Ethiopian Institute of Agricultural Research: gender audit: may 2018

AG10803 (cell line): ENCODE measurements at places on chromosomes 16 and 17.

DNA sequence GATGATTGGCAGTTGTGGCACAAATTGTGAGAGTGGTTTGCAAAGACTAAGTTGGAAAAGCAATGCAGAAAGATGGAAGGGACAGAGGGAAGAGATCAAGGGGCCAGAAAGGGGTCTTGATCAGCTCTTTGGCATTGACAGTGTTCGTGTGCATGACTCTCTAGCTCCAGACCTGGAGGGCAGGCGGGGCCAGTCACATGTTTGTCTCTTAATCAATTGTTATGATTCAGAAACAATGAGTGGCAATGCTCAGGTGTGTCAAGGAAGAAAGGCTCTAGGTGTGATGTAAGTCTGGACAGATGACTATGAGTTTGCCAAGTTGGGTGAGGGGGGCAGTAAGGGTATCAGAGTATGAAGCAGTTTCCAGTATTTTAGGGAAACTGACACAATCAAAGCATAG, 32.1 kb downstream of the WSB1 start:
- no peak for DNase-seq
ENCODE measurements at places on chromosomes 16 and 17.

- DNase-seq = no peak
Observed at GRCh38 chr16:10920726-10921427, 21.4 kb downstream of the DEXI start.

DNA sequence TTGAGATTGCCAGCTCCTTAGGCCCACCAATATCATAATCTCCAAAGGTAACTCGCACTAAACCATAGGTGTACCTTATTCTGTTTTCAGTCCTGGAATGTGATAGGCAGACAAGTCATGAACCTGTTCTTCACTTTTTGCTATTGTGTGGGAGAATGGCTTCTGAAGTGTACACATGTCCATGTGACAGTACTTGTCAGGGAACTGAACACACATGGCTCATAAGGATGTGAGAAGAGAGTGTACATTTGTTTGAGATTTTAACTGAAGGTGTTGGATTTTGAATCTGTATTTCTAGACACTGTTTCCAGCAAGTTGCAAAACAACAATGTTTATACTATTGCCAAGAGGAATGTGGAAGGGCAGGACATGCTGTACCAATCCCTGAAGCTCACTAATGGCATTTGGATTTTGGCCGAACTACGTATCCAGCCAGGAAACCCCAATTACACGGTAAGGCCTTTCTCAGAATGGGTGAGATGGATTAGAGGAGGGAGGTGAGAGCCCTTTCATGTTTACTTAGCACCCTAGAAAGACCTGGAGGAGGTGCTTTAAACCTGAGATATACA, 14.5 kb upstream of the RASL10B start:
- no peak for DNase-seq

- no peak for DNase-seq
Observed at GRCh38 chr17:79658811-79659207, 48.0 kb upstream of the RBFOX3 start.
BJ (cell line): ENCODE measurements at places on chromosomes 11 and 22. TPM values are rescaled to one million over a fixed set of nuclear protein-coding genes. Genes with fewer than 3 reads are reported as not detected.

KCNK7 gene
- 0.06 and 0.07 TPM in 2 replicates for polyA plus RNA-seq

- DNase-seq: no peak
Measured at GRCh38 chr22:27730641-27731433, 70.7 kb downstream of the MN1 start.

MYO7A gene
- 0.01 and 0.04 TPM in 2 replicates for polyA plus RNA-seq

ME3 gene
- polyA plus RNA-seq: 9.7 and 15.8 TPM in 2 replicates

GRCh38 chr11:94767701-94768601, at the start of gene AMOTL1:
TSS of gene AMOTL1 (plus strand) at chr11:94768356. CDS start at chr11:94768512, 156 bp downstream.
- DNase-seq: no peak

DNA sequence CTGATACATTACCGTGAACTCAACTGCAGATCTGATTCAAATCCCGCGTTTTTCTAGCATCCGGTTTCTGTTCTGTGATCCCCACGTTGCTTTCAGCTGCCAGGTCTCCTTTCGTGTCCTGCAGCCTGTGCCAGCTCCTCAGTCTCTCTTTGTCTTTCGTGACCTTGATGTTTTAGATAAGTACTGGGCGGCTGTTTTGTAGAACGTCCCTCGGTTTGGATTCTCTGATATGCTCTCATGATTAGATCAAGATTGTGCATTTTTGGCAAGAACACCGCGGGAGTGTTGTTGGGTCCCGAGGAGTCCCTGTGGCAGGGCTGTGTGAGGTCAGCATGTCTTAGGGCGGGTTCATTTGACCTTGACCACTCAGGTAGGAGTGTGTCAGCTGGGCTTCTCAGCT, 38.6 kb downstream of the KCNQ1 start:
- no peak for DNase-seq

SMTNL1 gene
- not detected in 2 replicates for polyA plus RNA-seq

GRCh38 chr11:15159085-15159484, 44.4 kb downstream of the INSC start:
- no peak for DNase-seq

The Ethiopian Institute of Agricultural Research (EIAR) was established in 1966 to nationally coordinate agricultural research and advise the Ethiopian Government on agricultural policy formulation. EIAR is comprised of 17 different centers spread across the country’s regions and agro-ecological zones. This participatory gender audit was undertaken to examine gender in EIAR’s workplace; gender in research; and capacity for gender. A mixed methods approach comprising key informal interviews, focus group discussions, online surveys, bibliometric analysis of peer reviewed Scopus indexed publications, and a documentation analysis of grey literature was conducted. EIAR has made efforts to mainstream gender. Each center has a gender focal person, led by a senior gender officer in Addis Ababa. Gender training has been delivered in different projects and affirmative action is implemented. This audit highlights the need to build on these past efforts because mainstreaming requires thought, effort, commitment, budget, policies, and guidelines. Enabling staff to better mainstream can be clearly articulated in a gender policy, through budgeting, and by establishing minimum standards. In particular, removing the unhelpful association of gender equality with women’s participation should be a priority. Efforts to integrate gender into research projects have been observed across all directorates. However, the standard response to incorporating gender in research is to count the number of women participants and consider the gender work complete. The way women are included and how consistently this is attempted requires improvement. One common false assumption is that if invited women do not turn up to meetings then there is little else the researcher can do. Researchers are not aware that they should uncover the barriers to attendance first and reduce them through additional effort. Gender analysis is a crucial aspect of gender-responsive research. It can illuminate gender-related barriers that may not be immediately obvious to the researcher and leads to more gender-responsive research and projects. However, most researchers interviewed have never conducted a gender analysis. This means that most projects run on assumptions and gender-blind facts. It is not surprising that researchers have trouble accessing women’s needs when they do not understand the gender basics of a community or sector. Monitoring and Evaluation (M&E) is a critical factor for ensuring gender concerns are captured during research projects. It enables sex disaggregated data to be systematically collected and analyzed. It also helps to measures program progress and learn what works. Yet, EIAR’s capacity for gender responsive M&E is currently low. Annual performance reports inconsistently report sex disaggregated data and under-report gender-related work and achievements. There is a tendency for all gender reporting to be done by the gender directorate, rather than all directorates having to do their own gender reporting (which would be in line with mainstreaming gender). All government ministries, including MoANR, are mandated to report on gender budgeting to the Ministry of Finance, however EIAR has not been asked to report their gender budgeting to MoANR. Many respondents raised the lack of resources for gender as a barrier to mainstreaming and some had never considered reserving budget for gender activities. This lack of gender budgeting makes it impossible to account for spending on gender equality, or to re-allocate funds within budgets for gender-focused activities. The under-resourcing of gender signals its low priority within EIAR. While some projects refer to gender as a cross-cutting activity, it is rare to have gender appear in publications or comprehensively in reports. The knowledge management/communications department organizes, designs, and records publications, yet their expertise in supporting projects to communicate gender results to a wider audience is underutilized and needs sensitizing using a gender lens. EIAR should consider producing more glossy publications on gender. These take less time to produce than journal articles so are a quicker way to disseminate gender results. Part of the challenge facing EIAR researchers who wish to publish in peer reviewed journals on gender is that they are not able to access literature on gender that has been published. The fees for journal access is higher than the EIAR budget allows. The capacity assessment component of the audit indicates an absence of capacity to adequately mainstream gender. There is a tendency for EIAR to recruit internally for gender positions and the people appointed are not adequately trained or resourced, and yet are expected to train others. Gender experts should be recruited for these roles, even if this means externally hiring gender experts without agricultural knowledge and/or significant research experience. Despite numerous gender trainings, few staff feel that they have the knowledge or skills to implement gender tools. This illustrates the inadequacy of training in isolation. The institution must change for gender training to have relevance or they will continue to waste funds. An organization’s commitment to gender equality is not just reflected in the programs and projects it implements, but also in its internal processes and culture. EIAR’s Human Resources (HR) department has reached a stage where they can refine policies to make them more effective, but they acknowledge that they need more support to make EIAR a gender friendly workplace. A common belief among male employees is that women are favored in recruitment. As such, women are judged more harshly on other matters, such as taking time off for child care needs and for illnesses. This emphasizes the need to discuss gender more frequently with staff to build familiarity and understanding with the issues and to hold units accountable for recruiting diverse teams. Leave approval and grievance claims require review with a gender lens. The supervisor role has enormous discretionary power, which can lead to bullying, harassment, and a poor work-life balance. EIAR’s culture is masculine; the male attributes of working hard (without care responsibilities) and being a joker are the norm. Discrimination and harassment is evident across EIAR’s research centers. However, there are a range of attitudes and beliefs within EIAR that work for and against gender equality. Within EIAR’s leadership, those with the greatest influence are the leaders of large portfolios in terms of budget. They have the power to block or champion the implementation of policies that would improve gender equality. These leaders must therefore be held accountable for leading the way on gender reforms. If leaders are not aligned with the need to change behavior, attitudes, and norms then EIAR will not mainstream gender. Engaging leaders is therefore of utmost importance.